September 2007, Guildford, UK
This symposium is the fourth in a series that originally came about when several people working independently on cycling-related research began to realise they were not alone. This year’s ten papers spanned topics ranging from the inter-war period to the present day; from psychology and history to statistics and design; from everyday cyclists’ interactions with drivers to the use of new off-road data gathering techniques; from the formula for calculating the effort needed to pedal uphill to the benefits of community cycling projects; from historical committees defining policy to designers working on different kinds of bikes or anti-terrorist cycle storage facilities.
As well as providing a great deal of food for thought, the Guildford event marked a turning point in two ways. Firstly, it was decided this time to bring cycling researchers together with policymakers and cycling campaigners in order to see how the three groups might work together. The event was hosted by CTC (Cyclists’ Touring Club), and closed with a panel discussion that juxtaposed the three different perspectives. There were a fair number of local government, campaigning and consultancy participants present alongside academics, so to that extent the event was successful (and the venue was full!). How much impact this engagement will have in the longer term is hard to anticipate. A key issue will be whether academics with a research interest in cycling can address the research needs of groups geared up to policy timetables.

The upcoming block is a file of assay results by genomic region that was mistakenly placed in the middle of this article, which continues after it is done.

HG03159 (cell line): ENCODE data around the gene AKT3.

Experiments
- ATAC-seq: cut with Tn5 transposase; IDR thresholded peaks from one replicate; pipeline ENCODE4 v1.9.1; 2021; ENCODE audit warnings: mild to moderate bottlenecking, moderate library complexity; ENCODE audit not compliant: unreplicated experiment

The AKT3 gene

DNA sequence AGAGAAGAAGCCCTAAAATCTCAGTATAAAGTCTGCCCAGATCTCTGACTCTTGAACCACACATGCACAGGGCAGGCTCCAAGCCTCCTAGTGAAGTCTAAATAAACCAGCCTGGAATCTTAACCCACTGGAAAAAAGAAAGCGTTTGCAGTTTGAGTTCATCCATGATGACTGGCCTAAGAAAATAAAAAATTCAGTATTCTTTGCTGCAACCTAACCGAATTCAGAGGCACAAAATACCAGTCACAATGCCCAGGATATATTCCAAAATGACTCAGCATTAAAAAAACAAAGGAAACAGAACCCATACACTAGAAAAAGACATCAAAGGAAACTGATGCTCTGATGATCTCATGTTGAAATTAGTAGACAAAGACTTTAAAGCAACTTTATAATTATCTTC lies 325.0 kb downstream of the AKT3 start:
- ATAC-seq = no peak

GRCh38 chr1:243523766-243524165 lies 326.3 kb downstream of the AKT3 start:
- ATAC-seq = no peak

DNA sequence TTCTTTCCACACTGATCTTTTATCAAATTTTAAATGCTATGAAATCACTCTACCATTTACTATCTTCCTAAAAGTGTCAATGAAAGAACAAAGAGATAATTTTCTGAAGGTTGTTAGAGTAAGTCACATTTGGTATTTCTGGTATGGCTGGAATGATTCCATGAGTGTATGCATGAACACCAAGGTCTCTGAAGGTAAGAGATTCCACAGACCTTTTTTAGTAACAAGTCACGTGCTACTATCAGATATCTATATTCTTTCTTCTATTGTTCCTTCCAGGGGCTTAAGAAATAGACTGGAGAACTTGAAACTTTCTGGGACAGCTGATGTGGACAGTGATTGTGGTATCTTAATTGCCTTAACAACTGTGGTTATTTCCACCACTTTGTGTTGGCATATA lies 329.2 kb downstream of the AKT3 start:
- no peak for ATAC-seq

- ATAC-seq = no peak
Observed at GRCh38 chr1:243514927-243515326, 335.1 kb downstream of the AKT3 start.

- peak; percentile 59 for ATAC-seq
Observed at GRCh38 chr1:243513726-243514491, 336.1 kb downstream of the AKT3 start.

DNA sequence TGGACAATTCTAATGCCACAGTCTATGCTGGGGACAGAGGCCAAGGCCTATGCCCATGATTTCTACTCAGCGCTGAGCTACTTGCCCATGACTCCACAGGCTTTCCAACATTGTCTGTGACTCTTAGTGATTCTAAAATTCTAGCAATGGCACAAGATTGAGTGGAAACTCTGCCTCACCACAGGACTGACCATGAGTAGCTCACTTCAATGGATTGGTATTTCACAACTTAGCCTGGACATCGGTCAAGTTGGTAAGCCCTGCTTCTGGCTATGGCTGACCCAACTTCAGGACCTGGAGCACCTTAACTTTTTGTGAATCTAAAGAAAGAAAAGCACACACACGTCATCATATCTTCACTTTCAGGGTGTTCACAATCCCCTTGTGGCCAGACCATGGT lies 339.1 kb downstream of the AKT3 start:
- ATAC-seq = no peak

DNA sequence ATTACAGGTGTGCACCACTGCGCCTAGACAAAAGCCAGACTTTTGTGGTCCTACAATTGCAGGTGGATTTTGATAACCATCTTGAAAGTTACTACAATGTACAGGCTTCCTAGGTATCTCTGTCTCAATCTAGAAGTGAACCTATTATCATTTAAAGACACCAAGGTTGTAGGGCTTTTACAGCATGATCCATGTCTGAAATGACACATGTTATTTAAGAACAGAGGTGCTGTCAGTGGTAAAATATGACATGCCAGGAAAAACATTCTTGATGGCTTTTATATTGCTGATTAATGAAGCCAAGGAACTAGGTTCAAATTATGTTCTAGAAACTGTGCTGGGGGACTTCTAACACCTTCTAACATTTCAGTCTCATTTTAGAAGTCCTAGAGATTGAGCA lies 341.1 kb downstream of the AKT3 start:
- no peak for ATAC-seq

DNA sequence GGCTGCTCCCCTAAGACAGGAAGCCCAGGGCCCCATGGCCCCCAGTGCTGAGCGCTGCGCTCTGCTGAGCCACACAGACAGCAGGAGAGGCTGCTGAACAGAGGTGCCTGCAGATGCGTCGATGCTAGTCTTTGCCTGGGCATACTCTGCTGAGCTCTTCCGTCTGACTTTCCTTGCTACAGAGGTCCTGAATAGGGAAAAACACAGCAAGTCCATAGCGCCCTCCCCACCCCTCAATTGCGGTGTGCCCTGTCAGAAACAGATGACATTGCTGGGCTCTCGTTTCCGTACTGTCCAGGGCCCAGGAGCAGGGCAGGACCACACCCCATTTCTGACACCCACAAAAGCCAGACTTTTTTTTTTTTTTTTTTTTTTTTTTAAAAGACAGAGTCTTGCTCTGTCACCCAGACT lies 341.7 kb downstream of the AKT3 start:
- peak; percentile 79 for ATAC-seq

Secondly, the symposium marked the launch of the edited collection (Cycling & Society, eds. Horton, Rosen & Cox, Ashgate 2007) originating from the first symposium, which had been held in Lancaster three years earlier. Whilst the book features almost as wide a range of topics as the latest event, it’s interesting to note that of its nine chapters only three were by people presenting at this year’s meeting. Likewise, about half the 2007 presenters were new to the small but growing Cycling & Society Research Group responsible for the symposia. There are signs, then, that as well as engaging better with the cycling world, those involved are beginning to network better amongst themselves and establish a role for cycling research within the wider research community.